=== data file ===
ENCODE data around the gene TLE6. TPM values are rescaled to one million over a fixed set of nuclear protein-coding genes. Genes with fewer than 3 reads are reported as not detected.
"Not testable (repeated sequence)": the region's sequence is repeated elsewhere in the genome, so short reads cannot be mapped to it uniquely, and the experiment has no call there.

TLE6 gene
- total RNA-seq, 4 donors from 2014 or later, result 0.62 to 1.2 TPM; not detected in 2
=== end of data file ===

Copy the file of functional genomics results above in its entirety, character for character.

ENCODE data around the gene TLE6. TPM values are rescaled to one million over a fixed set of nuclear protein-coding genes. Genes with fewer than 3 reads are reported as not detected.
"Not testable (repeated sequence)": the region's sequence is repeated elsewhere in the genome, so short reads cannot be mapped to it uniquely, and the experiment has no call there.

TLE6 gene
- total RNA-seq, 4 donors from 2014 or later, result 0.62 to 1.2 TPM; not detected in 2